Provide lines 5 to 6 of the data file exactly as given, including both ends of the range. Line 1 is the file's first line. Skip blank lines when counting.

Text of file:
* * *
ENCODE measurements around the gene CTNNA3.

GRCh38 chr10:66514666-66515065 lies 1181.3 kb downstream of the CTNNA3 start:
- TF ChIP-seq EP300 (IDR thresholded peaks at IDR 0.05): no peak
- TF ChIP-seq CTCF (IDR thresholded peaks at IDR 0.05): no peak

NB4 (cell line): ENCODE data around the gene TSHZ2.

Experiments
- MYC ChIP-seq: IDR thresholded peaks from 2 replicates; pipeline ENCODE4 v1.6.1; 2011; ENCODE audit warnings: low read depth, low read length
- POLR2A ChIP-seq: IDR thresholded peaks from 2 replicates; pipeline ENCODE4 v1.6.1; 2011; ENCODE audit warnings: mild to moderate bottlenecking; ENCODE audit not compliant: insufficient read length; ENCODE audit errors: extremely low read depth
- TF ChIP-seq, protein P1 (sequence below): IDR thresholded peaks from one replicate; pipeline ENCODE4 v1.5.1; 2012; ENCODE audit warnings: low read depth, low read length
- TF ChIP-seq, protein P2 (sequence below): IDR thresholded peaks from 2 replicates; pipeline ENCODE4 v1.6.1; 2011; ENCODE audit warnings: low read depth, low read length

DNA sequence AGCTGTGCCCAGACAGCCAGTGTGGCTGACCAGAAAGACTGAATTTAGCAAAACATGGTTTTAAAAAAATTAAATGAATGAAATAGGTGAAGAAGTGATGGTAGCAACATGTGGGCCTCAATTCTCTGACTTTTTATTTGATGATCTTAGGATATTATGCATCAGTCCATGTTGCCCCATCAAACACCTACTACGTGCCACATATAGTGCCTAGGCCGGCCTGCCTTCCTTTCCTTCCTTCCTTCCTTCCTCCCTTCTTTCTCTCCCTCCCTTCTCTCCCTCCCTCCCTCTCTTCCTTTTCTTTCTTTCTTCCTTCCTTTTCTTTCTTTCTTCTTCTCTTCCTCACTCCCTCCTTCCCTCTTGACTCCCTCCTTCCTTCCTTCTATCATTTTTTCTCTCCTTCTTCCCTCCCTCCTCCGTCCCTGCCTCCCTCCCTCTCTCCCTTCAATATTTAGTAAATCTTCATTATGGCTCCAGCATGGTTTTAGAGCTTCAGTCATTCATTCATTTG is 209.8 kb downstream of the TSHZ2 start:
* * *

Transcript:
NB4 (cell line): ENCODE data around the gene TSHZ2.

Experiments